Under the Influence

Whenever I read Chuck Palahniuk, my writing takes on his style; the minimalist writing with short chapters and grotesque subject matter. If I read Stephen King I feel like writing a long book, with deep characters with horror elements as well as supernatural themes. I get too influenced by what I read. A couple of Blogs back I was reading On the Road by Jack Kerouac and it had a profound impact on how that blog was written. It was disjointed, strange and had to be edited about five times before it made any sense. My girlfriend edited it and said it was hard to read and not my usual style, I told her I was harnessing the energy of Hunter S Thompson, Jack Kerouac and William S Burroughs.

I’ve always found it hard to find my own style of writing. I don’t really believe I’ve found my true, unique, style yet, strange as that sounds. Even though I have been writing for years and years, I am easily influenced by the book I read at that moment. I think this can be equal bad and good. A few of my books are heavily influenced by Cormac McCarthy; the way he describes things in great detail, heavy on the weather descriptions with a loose storyline and minimal characters. I like that way of writing, I love his books and find it very easy to write like that. Even if I’m not reading a book of his, I can sit down to one of my books that I’m working on, read a few lines and the style will flow right out. I can pick up exactly where I left off. With Chuck Palahniuk’s style, it’s a lot harder. I have to get one of his books from the book shelf, skim through it, remember the way he describes things, situations, people, environments and go ‘ah yes, that’s right,’ and sit down immediately to write. That should not be the way to write, I know.

The only way to figure out your own style, for me anyway, is to not read anything for a while. I’ve done it before, but it doesn’t happen very often as I’m always reading. I’ve sat at the computer raw, with no inspiration from other writers, no influence and I’ve written. What came out was my own style, uninhibited. Looking back at it now, I can see all the areas I need to work on. I can see where I faultier and where other peoples work was evident. It was clear that moving the character through settings, such as down a hallway, or into a haunted house was happening too quickly. I would describe it briefly and move as fast as I could. In my book S.P.O.O.K.S II – The Ghastly Ghost Train, I had the young brother and sister moving through a museum, down towards the basement to check on a mummy that had escaped. I remember them getting from the front of the museum to the basement in only a paragraph or two. I barely stopped to explain their surroundings, their feelings, or anything. It was pretty much walking along a corridor, looking at a specimen in a glass tube, getting in the elevator and heading down to the basement. Thinking back now, if, or when, I do a rewrite, I would try and build suspense up a little more than I did. I would take longer describing the scenery, and this I think I have learned from Stephen King and Cormac McCarthy. You could say it was a technique learnt, rather than imitating someone else’s style. On a rewrite I would have them sit in the car, at night, looking up at the museum with wide eyes, a full moon overhead, the caretaker shaking by the front stairs, holding a flashlight and stumbling over his words. I would make them walk to the basement, rather than get in an elevator, every step would echo and it would be dark, wherever they flash their torches they would see teeth and eyes of the museums exhibits.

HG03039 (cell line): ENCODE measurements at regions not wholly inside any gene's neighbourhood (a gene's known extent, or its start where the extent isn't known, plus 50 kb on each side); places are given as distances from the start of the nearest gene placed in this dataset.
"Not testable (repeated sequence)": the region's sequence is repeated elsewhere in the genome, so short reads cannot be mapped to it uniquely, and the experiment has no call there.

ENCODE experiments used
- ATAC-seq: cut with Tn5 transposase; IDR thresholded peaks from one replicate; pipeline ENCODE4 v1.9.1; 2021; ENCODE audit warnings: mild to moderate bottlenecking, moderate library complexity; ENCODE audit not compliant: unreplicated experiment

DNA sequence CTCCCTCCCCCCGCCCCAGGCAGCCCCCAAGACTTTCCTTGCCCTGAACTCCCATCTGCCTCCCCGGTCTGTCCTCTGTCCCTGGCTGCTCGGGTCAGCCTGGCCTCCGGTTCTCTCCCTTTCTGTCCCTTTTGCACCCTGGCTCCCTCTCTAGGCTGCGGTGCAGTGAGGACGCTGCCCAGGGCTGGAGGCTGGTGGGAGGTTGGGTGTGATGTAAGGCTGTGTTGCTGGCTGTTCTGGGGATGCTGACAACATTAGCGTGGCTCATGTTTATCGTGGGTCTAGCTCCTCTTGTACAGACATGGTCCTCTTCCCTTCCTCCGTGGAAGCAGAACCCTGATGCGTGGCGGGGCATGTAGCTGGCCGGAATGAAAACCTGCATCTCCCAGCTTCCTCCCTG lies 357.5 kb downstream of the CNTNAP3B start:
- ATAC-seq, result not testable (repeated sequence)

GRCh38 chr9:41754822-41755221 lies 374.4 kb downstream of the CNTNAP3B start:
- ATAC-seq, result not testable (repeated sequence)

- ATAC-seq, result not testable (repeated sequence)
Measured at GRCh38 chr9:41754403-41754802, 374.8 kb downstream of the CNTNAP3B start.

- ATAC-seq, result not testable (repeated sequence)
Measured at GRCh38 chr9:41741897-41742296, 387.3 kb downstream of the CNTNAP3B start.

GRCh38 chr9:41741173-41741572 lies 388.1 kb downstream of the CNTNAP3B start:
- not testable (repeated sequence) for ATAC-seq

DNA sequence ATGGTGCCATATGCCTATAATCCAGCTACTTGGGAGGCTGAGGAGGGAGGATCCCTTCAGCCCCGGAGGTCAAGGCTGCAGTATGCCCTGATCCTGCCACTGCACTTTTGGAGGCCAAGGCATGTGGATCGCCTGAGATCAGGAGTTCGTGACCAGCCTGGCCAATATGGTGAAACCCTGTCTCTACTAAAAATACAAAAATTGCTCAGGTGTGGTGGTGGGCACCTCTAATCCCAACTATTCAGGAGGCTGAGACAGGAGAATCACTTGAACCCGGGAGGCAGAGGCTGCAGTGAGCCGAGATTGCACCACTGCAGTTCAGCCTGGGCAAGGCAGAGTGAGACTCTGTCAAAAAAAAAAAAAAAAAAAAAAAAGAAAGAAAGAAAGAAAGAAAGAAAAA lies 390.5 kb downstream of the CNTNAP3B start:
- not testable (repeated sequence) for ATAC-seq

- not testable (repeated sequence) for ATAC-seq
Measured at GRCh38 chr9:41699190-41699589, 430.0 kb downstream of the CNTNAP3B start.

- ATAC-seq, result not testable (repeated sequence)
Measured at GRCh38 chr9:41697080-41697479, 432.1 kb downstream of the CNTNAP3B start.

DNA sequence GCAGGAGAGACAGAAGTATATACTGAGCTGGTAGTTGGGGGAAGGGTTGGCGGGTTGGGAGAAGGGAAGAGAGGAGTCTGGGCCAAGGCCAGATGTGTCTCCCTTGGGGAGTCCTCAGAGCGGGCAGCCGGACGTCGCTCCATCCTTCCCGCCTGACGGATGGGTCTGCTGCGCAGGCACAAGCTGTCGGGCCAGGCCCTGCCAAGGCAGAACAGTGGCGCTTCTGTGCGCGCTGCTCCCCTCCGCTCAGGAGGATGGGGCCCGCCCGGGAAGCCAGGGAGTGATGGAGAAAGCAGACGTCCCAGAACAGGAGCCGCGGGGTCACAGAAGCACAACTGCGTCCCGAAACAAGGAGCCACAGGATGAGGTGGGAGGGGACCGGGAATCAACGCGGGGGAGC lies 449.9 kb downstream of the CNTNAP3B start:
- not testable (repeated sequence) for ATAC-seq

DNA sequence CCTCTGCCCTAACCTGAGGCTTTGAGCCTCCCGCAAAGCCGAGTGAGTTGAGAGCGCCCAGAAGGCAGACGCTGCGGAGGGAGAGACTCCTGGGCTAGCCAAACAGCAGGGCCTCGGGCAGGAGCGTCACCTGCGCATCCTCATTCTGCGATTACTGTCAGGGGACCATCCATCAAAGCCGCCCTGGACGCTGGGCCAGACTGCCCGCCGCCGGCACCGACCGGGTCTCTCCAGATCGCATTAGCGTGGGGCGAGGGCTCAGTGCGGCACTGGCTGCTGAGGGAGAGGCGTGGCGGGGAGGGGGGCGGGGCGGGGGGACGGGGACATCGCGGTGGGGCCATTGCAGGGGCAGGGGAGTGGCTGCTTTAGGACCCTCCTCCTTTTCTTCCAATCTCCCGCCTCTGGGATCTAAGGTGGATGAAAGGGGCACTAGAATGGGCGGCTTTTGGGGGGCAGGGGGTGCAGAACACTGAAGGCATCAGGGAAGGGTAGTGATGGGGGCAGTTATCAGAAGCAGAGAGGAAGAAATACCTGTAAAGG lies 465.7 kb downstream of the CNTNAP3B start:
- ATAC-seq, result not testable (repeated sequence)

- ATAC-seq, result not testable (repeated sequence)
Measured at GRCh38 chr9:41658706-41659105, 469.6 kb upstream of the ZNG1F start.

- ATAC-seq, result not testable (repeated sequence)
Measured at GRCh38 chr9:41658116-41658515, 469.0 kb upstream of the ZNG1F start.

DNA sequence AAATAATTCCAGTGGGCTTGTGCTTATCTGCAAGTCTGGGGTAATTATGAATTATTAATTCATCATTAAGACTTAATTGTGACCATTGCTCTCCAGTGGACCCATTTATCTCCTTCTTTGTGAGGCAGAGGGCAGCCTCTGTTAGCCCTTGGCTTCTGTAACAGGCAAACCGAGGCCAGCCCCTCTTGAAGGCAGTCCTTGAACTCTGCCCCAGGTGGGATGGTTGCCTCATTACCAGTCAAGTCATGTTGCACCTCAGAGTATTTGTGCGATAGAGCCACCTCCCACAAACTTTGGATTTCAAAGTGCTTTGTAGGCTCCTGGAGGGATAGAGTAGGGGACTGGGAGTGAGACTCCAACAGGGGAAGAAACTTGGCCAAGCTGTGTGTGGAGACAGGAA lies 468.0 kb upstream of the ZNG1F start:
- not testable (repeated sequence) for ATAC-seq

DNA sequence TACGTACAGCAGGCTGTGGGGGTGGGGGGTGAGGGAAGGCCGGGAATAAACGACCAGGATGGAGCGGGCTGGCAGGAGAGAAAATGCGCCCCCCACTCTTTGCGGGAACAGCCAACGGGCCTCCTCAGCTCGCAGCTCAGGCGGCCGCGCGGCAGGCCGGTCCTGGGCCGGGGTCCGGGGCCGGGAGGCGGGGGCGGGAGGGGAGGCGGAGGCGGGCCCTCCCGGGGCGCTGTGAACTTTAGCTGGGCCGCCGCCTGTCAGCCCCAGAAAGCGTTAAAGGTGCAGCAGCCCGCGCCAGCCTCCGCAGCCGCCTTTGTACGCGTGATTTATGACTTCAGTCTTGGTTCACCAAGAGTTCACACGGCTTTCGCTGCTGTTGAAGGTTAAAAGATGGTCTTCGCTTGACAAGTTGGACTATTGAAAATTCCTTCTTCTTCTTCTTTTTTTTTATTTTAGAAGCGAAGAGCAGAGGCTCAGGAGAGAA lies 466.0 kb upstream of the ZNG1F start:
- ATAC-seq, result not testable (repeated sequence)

Just recently I was writing Everdark Reals book two for the Aquillians and one of my characters is locked in a prison. He is told to look down the hallway at a large window (it makes more sense once you get to read it). And when I wrote it, I did exactly that, made him look down the corridor at the window. After thinking about it after a day or two, that one scene drew me back to the computer because I knew I had fallen into that same trap. I made it too simple, too uninteresting and boring and it was only one sentence. On the rewrite, I described the darkness of the hallway, the way the ground was made from cobblestones, the other cells along the walls and I made a rat with one ear scamper across the hallway and disappear through a hole. I could have said just a rat, but giving it only one ear, makes it a little more interesting. Giving the hallway mist and dripping moisture from the roof tiles gives you more of a clear picture, even if you only picture that one scene for three seconds.

I don’t think a writer can develop their own style without being influenced by what they read. I mean, that’s why we start writing in the first place. We read books that we love and think ‘I’d really like to do that,’ and once you start writing, you can’t stop. You could look at writers like Clive Barker’s writing and think that there is nothing overly unique about his writing. His words flow freely and it’s easy to read. You don’t get snagged on each sentence, like some writers. But the one thing that make Barker unique are his Monsters and settings. And this is his style. You read a Clive Cussler book  or Mathew Riley book, you know what you’re in for. You know their style, you know what to expect. When Stephen King tried to write under a pseudonym, everyone knew it was him, he couldn’t hide his style.

I tend to like writing kids/YA books because I thought they were more fun to write and they were something I would have liked to read as a kid. But now, I just think it’s closer to my style of writing than anything else.

Mitchell Tierney

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